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[xmca] New Aps and the Growth of inequality

So how do collaborate to get these issues on the national research agenda,

Locally, the fruit app wouldn't work for the population we work with because
the fruit trees have been cut down and paved over and the only fresh food
they can walk to is at the 99 cent store. Public transport is
mimimal and expensive. Unemployment is staggering. etc.

And all we get is celebration of a wireless world while the poor of other
countries get our digital waste. Bah humbug.

On Sun, Apr 11, 2010 at 12:42 PM, kurt squire <kurt.squire@gmail.com> wrote:

> Couldn't agree more, particularly on the mobile apps. A student, Seann
> Dikkers and I have been studying youth with mobile devices, and we have a
> piece we're putting together arguing for them as devices that amplify
> interest, personal power, identification, and, yes, probably class
> distinctions. The Educational Research & Development Group I'm in at the
> Wisconsin Institutes for Discovery is working on a variety of applications
> around personalized medicine to try and deal with these issues of health &
> class, but it's an uphill battle, to be sure.
> Some of the most interesting work I've seen in that area is participatory
> mapping. Another student of mine, Jim Mathews has been using mobile devices
> with high school kids for them to map their neighborhoods and then create
> mobile media learning experiences that highlight social, environmental, or
> economic issues. He's been very interested in how one can apply
> participatory mapping techniques in educational settings... there are
> fantastic examples of people mapping the healthiness of neighborhoods (i.e.
> how far must you walk to find fresh fruit or vegetables?).
> Jim also turned me on to Neighborhood Fruit, a great app that shows you
> where fruit trees are growing so that you can eat free fruit. Probably you
> folks in California will have more trees appear than we get in Madison.
> cheers
> kurt
> On Sun, Apr 11, 2010 at 11:49 AM, mike cole <lchcmike@gmail.com> wrote:
>> A clear weakness in this medium is the prominent display of contextual
>> clues to guide interpretation. Using irony, which i do a lot in oral
>> speech
>> and too often online, is extremely iffy.
>> I agree that the online gaming environment is rich in potential for what
>> most of us in xmca (I am guessing) would see as creating rich environments
>> for educational activities. To Rafi's list I would recommend that those
>> interested google "Quest Atlantis" or "Sasha Barab" and of course Donna
>> Russell is an XMCA member who has worked in this area.
>> David Kel's comments about multi-aged play groups and zopeds is at least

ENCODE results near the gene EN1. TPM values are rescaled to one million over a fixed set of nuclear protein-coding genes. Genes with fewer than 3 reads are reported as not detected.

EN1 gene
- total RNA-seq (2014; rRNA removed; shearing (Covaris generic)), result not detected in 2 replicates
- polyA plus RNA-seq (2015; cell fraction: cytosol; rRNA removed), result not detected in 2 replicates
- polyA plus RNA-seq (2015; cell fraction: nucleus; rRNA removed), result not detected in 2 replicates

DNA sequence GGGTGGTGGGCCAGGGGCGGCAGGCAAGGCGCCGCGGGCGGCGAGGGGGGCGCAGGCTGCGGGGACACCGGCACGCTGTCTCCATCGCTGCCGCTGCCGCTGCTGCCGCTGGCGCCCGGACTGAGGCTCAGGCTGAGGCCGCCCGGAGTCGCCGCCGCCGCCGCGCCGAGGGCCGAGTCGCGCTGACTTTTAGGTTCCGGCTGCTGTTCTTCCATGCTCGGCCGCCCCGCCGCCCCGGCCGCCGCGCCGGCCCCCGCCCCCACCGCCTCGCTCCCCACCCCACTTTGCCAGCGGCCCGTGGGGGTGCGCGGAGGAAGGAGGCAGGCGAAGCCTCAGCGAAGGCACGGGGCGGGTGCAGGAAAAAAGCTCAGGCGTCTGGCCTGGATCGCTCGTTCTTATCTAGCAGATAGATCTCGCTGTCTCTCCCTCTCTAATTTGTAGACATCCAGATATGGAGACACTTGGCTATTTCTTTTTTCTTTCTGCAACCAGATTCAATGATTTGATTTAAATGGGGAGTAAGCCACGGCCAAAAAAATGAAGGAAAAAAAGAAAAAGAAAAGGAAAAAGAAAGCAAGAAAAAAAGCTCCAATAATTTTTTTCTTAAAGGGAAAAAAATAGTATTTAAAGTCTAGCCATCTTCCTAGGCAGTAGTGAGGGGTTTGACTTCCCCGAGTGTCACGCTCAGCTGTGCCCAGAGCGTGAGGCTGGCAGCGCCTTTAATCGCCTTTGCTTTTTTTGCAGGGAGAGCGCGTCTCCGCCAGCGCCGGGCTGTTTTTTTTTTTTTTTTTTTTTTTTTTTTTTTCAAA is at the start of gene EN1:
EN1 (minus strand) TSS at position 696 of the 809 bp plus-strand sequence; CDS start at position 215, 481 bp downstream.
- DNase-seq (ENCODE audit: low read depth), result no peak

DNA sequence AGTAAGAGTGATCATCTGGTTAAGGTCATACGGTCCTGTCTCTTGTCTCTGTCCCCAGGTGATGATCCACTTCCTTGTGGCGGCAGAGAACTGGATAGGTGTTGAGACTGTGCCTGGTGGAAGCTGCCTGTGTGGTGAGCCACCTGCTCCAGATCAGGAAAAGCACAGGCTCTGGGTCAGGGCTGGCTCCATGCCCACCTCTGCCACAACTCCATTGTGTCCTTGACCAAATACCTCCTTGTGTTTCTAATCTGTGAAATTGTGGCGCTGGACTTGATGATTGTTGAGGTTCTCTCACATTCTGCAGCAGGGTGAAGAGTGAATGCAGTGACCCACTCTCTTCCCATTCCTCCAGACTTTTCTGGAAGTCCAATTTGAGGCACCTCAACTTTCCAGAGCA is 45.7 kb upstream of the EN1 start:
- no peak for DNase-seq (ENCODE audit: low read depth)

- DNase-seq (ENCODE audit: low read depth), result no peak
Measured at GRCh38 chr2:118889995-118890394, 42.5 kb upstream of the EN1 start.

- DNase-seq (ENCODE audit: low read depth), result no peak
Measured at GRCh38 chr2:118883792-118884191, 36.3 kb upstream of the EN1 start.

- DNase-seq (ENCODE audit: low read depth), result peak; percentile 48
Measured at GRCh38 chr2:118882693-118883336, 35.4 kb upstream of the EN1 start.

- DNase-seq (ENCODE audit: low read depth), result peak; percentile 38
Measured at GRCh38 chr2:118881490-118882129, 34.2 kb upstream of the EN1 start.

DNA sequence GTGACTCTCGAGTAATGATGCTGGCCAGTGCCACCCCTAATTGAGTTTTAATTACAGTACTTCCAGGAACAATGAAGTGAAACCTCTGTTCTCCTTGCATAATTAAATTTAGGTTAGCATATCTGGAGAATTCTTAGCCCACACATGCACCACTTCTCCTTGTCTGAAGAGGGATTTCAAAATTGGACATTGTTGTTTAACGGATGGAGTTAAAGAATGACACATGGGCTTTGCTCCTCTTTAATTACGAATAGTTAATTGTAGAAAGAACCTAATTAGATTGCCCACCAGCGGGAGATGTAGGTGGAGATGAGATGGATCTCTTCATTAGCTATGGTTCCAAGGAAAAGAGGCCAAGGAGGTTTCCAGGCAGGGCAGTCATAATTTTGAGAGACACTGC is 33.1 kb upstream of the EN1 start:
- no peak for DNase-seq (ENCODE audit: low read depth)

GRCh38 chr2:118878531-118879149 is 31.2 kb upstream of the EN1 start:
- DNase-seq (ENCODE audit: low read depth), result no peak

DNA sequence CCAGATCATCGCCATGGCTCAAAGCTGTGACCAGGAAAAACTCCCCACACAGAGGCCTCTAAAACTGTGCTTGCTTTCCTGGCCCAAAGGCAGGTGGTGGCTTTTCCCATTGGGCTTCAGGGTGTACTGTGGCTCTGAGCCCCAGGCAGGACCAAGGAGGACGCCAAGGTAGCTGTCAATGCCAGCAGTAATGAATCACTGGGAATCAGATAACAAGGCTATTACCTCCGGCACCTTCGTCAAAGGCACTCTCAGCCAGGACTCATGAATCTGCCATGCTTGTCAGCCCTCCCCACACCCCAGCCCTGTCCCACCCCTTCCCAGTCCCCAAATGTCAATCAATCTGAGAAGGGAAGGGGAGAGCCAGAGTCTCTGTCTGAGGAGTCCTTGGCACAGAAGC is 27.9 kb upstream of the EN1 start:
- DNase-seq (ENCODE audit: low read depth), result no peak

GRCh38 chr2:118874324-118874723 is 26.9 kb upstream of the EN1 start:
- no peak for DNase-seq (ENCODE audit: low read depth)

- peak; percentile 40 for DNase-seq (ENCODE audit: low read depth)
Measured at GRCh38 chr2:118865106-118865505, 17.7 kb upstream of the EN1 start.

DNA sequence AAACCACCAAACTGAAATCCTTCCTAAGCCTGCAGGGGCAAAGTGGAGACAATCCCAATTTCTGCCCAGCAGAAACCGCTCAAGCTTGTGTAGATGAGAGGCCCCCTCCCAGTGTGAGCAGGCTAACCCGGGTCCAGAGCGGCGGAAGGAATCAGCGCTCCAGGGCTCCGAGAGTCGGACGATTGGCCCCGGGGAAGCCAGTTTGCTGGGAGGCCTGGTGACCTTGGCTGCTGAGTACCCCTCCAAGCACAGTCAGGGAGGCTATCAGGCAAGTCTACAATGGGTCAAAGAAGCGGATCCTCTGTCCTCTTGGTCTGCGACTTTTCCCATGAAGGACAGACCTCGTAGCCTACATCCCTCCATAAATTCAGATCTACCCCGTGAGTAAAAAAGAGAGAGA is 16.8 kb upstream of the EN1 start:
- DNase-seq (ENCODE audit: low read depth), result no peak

>> one
>> of the serious points I take out of his most recent rumpusy posting.
>> Simultaneously, I have a growing suspicion that the spread of iphone apps
>> for educational and health purposes is going to prove both a bigger wedge
>> between classes and an big ecological challenge. I see consideration of
>> these possibilities nowhere in the discourse on the marvels of ubiquitous
>> mobile wireless computing. Perhaps its me who is missing the point.
>> mike
>> On Sun, Apr 11, 2010 at 7:40 AM, Martin Packer <packer@duq.edu> wrote:
>> >
>> > On Apr 10, 2010, at 10:30 PM, Rafi Santo wrote:
>> >
>> > > From the date on the article (March 22), I'd doubt that it was an
>> April
>> > Fool's joke, though the author certainly does himself no service by
>> using
>> > somewhat of tongue in cheek and polarizing argumentation strategy
>> ("schools
>> > are broken, let's replace them with video games!", if I can
>> paraphrase...).
>> > >
>> > My university library doesn't provide access to some important journals,
>> > but it does allow me to read Jonathan Gough's columns. I'm copying two
>> here:
>> > in the first he solves the global energy crisis; in the second he muses
>> on
>> > the wonders of capitalism. April Fool's joke? No, he is this witty and
>> > provocative every week, for a living!
>> > =============
>> > The life & opinions of Julian Gough
>> >
>> > I have decided to devote this column to doing only good.
>> > I shall start by solving the energy crisis. Now, crisis is a terrible
>> > description and shortage is worse. The terms of this debate have been
>> set by
>> > the oil industry, whose worldview was formed when atoms were solid. Oil
>> > industry executives still see cars as the solution to the global threat
>> > emanating from horses (who, scientists once predicted, would bury the
>> > world's cities under 20ft of manure by 1950). But how can you have a
>> > shortage of energy in a universe made out of nothing but energy? On a
>> planet
>> > half of which is bathed in high-energy radiation at all times? A planet
>> with
>> > a core of solid, crystalline iron, which rotates in a boiling slurry of
>> > molten rock so energetic it can burst through the earth's skin to
>> consume
>> > cities? A planet with a moon that hauls entire oceans, whales and all,
>> > several meters up in the air, twice daily? Earth's air pours forth raw
>> > electricity, in billion-volt bolts, at a global rate of 100 times a
>> second.
>> > Absurd excesses of energy lash us from every direction, it's a miracle
>> we're
>> > not all dead. Shortage? The crisis is one of overproduction.
>> > Yet people are faffing about attempting to run cars on soya oil. Stop
>> it!
>> > It's embarrassing! Where is your pride in technological advance? Way
>> back in
>> > the 1970s, spacecraft already used fuel cells and solar panels and
>> elegant
>> > gravitational slingshots around distant planets and yet we, in the 21st
>> > century, are still trying to move forward by essentially lighting our
>> own
>> > farts.
>> > What is this obsession with the internal combustion engine, anyway?
>> German